Tuesday, November 14, 2006

Tuesday Food Politics: Panera vs. Burrito Edition

This is a special Tuesday edition of Food Politics...

Is a burrito a sandwich? A judge in Massachusetts says no.

The gist: Mall has contract guarantee with Panera that no sandwich shops will compete. Panera thinks new burrito shop counts as a sandwich shop, sues, but judge disagrees, stating that, "A sandwich is not commonly understood to include burritos, tacos and quesadillas, which are typically made with a single tortilla and stuffed with a choice filling of meat, rice, and beans."

A few thoughts:

1. Do I have a problem with the ruling? No. It's Panera's fault for not being more specific in their initial contract. And a burrito really isn't a sandwich.

2. Is this kind of contract anti-competitive? Yes. Does that mean it should be illegal? No. Food is a competitive market, and Panera doesn't even have a food monopoly in the mall, just a sandwich monopoly. This doesn't rise to the level of an anti-trust violation, but as Greg Mankiw points out, this is a good example of businesses trying to impede competition. Pro-free-market doesn't always mean pro-business.

3. What's the larger point here? Food definitions matter. But they often defy common sense, particularly when the government gets involved. In Florida, Uglyripe tomatoes can't be exported in the winter because they're not round. In the UK, a chocolate-covered Jaffa Cake is taxed if it's a biscuit (= cookie this side of the pond) but not taxed if it's a cake. What counts as "fast food" to those trying to restrict what establishments can be near schools? Panera? Chipotle?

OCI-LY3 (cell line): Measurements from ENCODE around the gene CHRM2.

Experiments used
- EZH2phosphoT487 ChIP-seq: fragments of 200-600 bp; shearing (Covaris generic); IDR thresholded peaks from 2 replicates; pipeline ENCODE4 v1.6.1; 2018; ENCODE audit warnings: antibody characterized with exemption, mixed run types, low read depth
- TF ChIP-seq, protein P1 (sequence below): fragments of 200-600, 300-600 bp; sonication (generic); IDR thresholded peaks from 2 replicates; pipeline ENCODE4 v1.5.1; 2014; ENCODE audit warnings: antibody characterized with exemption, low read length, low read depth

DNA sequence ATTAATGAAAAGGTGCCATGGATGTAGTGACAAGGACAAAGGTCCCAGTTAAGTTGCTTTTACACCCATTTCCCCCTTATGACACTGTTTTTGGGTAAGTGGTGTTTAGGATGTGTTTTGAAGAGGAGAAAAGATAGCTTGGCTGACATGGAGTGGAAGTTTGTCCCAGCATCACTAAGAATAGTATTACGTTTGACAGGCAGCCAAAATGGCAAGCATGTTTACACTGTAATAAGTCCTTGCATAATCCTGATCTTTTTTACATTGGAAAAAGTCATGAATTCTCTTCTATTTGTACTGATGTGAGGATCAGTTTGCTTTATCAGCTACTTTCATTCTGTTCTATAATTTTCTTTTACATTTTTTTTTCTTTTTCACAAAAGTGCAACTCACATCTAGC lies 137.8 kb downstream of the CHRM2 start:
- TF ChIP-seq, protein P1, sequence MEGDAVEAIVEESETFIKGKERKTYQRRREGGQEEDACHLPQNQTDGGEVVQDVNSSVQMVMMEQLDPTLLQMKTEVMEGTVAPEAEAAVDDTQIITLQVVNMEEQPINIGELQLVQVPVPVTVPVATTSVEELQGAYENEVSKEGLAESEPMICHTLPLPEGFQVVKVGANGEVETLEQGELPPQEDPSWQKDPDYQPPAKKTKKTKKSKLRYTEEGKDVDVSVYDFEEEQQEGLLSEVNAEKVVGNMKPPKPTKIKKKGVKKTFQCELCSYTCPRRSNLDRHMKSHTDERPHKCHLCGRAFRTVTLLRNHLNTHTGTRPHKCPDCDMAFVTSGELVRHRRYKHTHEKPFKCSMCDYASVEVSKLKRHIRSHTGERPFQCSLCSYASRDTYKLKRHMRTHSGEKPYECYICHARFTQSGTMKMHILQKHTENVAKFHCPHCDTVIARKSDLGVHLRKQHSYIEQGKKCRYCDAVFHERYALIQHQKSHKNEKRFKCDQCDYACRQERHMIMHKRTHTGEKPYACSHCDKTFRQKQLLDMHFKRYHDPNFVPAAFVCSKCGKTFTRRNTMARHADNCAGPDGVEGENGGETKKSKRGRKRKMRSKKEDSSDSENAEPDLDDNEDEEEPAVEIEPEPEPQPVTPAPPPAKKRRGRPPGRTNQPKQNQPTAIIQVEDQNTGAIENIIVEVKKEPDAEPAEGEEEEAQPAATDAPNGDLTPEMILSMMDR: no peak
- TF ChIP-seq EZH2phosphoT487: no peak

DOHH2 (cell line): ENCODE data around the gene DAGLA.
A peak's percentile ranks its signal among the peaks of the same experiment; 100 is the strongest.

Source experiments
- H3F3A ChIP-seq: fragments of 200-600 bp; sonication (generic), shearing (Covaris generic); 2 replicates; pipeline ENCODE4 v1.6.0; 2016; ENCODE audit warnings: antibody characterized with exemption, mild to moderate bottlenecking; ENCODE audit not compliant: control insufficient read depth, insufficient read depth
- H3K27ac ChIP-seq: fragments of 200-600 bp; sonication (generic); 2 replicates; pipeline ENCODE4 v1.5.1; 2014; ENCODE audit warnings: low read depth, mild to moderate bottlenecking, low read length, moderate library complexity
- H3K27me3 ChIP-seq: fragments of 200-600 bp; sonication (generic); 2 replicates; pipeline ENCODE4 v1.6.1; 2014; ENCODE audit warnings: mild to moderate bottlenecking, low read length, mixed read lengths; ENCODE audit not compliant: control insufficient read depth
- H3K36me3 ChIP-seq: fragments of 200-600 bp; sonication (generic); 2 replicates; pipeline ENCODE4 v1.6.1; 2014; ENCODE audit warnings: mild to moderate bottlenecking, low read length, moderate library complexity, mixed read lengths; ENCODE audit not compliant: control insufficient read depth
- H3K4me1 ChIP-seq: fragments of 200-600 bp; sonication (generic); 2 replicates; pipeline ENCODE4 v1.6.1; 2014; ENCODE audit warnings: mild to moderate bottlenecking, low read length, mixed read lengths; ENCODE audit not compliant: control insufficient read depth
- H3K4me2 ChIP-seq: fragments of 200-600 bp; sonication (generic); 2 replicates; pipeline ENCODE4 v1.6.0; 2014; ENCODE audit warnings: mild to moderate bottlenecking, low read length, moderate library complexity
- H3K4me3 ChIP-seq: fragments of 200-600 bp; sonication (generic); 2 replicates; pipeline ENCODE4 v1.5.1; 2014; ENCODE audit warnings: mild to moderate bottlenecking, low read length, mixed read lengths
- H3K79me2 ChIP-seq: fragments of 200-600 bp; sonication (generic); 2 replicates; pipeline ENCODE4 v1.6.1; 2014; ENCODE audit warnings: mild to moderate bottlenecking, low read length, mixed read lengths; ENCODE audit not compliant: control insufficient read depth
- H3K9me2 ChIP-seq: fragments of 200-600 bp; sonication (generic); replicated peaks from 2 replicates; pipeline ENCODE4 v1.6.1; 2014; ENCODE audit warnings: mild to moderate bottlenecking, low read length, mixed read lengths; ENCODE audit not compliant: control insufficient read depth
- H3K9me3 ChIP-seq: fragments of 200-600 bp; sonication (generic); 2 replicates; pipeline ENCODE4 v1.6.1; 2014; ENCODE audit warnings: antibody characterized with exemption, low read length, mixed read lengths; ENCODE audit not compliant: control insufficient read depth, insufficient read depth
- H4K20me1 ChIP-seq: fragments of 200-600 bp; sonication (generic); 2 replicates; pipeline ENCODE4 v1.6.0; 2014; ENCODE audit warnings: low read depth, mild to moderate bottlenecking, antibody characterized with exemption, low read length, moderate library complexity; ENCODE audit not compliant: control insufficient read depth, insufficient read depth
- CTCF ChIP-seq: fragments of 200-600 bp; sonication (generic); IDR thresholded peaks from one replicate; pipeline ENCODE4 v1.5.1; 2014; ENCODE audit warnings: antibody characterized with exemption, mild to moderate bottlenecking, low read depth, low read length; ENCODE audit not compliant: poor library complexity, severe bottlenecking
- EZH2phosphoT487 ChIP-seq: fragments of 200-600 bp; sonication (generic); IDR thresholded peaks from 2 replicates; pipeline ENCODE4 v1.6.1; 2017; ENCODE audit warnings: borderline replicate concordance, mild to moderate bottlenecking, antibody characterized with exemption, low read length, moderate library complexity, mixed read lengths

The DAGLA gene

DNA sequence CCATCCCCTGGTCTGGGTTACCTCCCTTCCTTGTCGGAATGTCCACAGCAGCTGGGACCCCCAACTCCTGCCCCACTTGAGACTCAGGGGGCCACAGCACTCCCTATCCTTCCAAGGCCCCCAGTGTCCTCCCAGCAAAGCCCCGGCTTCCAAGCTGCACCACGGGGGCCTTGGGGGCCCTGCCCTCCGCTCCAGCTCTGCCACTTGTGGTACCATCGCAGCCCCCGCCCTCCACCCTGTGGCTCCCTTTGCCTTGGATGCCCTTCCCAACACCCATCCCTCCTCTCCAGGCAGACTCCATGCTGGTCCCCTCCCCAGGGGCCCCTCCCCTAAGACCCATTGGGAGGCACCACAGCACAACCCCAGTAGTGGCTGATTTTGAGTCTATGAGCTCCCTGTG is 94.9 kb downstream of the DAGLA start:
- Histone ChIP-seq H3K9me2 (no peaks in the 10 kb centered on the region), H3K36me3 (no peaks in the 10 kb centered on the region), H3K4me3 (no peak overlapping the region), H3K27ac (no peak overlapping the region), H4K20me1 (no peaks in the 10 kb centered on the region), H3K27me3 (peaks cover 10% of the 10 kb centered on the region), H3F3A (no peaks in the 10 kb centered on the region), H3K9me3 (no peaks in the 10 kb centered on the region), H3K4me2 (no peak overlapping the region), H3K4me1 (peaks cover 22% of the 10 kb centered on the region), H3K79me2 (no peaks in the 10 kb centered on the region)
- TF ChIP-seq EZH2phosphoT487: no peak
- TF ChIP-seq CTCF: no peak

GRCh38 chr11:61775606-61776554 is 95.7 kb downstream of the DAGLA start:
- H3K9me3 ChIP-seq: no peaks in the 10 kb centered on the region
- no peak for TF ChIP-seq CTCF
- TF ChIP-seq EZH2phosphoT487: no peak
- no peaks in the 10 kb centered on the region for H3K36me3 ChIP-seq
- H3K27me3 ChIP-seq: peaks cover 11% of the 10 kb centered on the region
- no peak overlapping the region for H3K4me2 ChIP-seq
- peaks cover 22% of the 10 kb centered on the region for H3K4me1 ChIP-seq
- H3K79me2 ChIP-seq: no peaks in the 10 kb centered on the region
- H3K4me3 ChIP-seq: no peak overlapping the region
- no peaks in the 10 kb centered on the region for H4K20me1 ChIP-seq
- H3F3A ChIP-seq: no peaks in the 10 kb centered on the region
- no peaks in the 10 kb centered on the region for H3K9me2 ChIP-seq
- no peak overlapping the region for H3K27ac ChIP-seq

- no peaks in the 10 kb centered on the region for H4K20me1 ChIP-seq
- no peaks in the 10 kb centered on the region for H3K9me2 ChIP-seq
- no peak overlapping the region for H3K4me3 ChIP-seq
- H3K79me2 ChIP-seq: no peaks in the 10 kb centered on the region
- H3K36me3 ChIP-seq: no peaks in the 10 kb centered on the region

4. Does the Platonic ideal of a sandwich exist? This armchair philosopher says no. One trend (some would say fad) in fine-dining is the deconstruction of classic preparations into pure components that are often transformed or reinterpreted. What would a judge think of the tomato and corn "salad" I had at Manresa for my birthday last month? There was certainly no lettuce, and in fact the whole dish was liquid except for two small tomatoes. It is simply impossible to define a static boundary between sandwich/not sandwich or salad/not salad. In fact, some of the most interesting cuisine plays with our perceptions of those bounds.

5. What's the solution? Leave the food decisions to the chefs and the diners, not to the bureaucrats. There's no reason for Florida or the FTC to be deciding what is and what isn't a tomato. If consumers want to buy the Uglyripe, they'll buy it. If they want their tomatoes round and red, they'll buy them round and red. While this hands-off approach won't work in every case (Panera vs. Burrito being one), it should certainly be the default.

But that's just one freedom-loving frugal foodie's opinion...

Hat tip: megnut and Greg Mankiw.

2 comments:

Leslie said...

Big news today about the UglyRipe tomato, did you hear? The New York Times ran a story in it's "Dining Out" section today:
http://www.nytimes.com/2007/01/17/dining/17ugly.html?_r=1&ref=dining&oref=slogin

The tomato's creator started a blog too: www.santasweets.blogspot.com

Good news for foodies & tomato lovers!!

John V said...

Yes, I did see that great news in the Times. I just love the anti-consumer attitudes of the Florida Tomato Committee and Governor Jeb Bush. Like we aren't capable of deciding on our own whether a tomato tastes good or not? And of course there is no such thing as a "Florida" tomato anyway!